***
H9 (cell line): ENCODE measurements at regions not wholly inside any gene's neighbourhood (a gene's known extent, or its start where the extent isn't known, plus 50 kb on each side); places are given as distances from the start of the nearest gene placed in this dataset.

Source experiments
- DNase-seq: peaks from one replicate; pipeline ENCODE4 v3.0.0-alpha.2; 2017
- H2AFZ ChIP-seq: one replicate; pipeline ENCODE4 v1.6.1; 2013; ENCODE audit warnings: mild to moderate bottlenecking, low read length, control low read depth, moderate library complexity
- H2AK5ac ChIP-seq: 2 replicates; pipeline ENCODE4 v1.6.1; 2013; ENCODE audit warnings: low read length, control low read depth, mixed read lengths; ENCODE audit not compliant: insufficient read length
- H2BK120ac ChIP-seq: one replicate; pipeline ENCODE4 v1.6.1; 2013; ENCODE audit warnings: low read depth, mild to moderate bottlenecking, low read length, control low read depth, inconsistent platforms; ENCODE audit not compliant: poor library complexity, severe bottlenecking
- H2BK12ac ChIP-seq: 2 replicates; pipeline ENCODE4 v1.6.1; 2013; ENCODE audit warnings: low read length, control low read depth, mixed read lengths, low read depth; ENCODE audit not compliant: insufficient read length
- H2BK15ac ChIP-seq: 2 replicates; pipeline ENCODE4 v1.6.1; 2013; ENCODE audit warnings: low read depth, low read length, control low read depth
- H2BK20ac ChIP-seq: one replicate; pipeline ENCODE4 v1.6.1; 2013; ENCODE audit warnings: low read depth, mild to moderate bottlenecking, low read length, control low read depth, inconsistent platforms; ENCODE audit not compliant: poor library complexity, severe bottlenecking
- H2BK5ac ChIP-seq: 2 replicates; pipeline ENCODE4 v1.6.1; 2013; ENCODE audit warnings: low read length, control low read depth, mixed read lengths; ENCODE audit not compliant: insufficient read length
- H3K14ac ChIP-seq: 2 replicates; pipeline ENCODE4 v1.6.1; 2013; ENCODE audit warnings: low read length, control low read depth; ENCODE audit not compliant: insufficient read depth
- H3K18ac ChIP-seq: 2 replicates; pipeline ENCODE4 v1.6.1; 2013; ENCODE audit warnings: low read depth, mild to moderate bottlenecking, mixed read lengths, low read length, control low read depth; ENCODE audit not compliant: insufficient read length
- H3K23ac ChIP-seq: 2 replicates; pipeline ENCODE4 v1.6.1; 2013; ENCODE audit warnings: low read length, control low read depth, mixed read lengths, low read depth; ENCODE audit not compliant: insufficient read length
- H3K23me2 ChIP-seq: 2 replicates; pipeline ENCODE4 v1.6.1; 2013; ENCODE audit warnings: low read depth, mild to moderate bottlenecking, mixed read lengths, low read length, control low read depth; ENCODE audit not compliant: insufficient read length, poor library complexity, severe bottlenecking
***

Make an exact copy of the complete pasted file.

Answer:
H9 (cell line): ENCODE measurements at regions not wholly inside any gene's neighbourhood (a gene's known extent, or its start where the extent isn't known, plus 50 kb on each side); places are given as distances from the start of the nearest gene placed in this dataset.

Source experiments
- DNase-seq: peaks from one replicate; pipeline ENCODE4 v3.0.0-alpha.2; 2017
- H2AFZ ChIP-seq: one replicate; pipeline ENCODE4 v1.6.1; 2013; ENCODE audit warnings: mild to moderate bottlenecking, low read length, control low read depth, moderate library complexity
- H2AK5ac ChIP-seq: 2 replicates; pipeline ENCODE4 v1.6.1; 2013; ENCODE audit warnings: low read length, control low read depth, mixed read lengths; ENCODE audit not compliant: insufficient read length
- H2BK120ac ChIP-seq: one replicate; pipeline ENCODE4 v1.6.1; 2013; ENCODE audit warnings: low read depth, mild to moderate bottlenecking, low read length, control low read depth, inconsistent platforms; ENCODE audit not compliant: poor library complexity, severe bottlenecking
- H2BK12ac ChIP-seq: 2 replicates; pipeline ENCODE4 v1.6.1; 2013; ENCODE audit warnings: low read length, control low read depth, mixed read lengths, low read depth; ENCODE audit not compliant: insufficient read length
- H2BK15ac ChIP-seq: 2 replicates; pipeline ENCODE4 v1.6.1; 2013; ENCODE audit warnings: low read depth, low read length, control low read depth
- H2BK20ac ChIP-seq: one replicate; pipeline ENCODE4 v1.6.1; 2013; ENCODE audit warnings: low read depth, mild to moderate bottlenecking, low read length, control low read depth, inconsistent platforms; ENCODE audit not compliant: poor library complexity, severe bottlenecking
- H2BK5ac ChIP-seq: 2 replicates; pipeline ENCODE4 v1.6.1; 2013; ENCODE audit warnings: low read length, control low read depth, mixed read lengths; ENCODE audit not compliant: insufficient read length
- H3K14ac ChIP-seq: 2 replicates; pipeline ENCODE4 v1.6.1; 2013; ENCODE audit warnings: low read length, control low read depth; ENCODE audit not compliant: insufficient read depth
- H3K18ac ChIP-seq: 2 replicates; pipeline ENCODE4 v1.6.1; 2013; ENCODE audit warnings: low read depth, mild to moderate bottlenecking, mixed read lengths, low read length, control low read depth; ENCODE audit not compliant: insufficient read length
- H3K23ac ChIP-seq: 2 replicates; pipeline ENCODE4 v1.6.1; 2013; ENCODE audit warnings: low read length, control low read depth, mixed read lengths, low read depth; ENCODE audit not compliant: insufficient read length
- H3K23me2 ChIP-seq: 2 replicates; pipeline ENCODE4 v1.6.1; 2013; ENCODE audit warnings: low read depth, mild to moderate bottlenecking, mixed read lengths, low read length, control low read depth; ENCODE audit not compliant: insufficient read length, poor library complexity, severe bottlenecking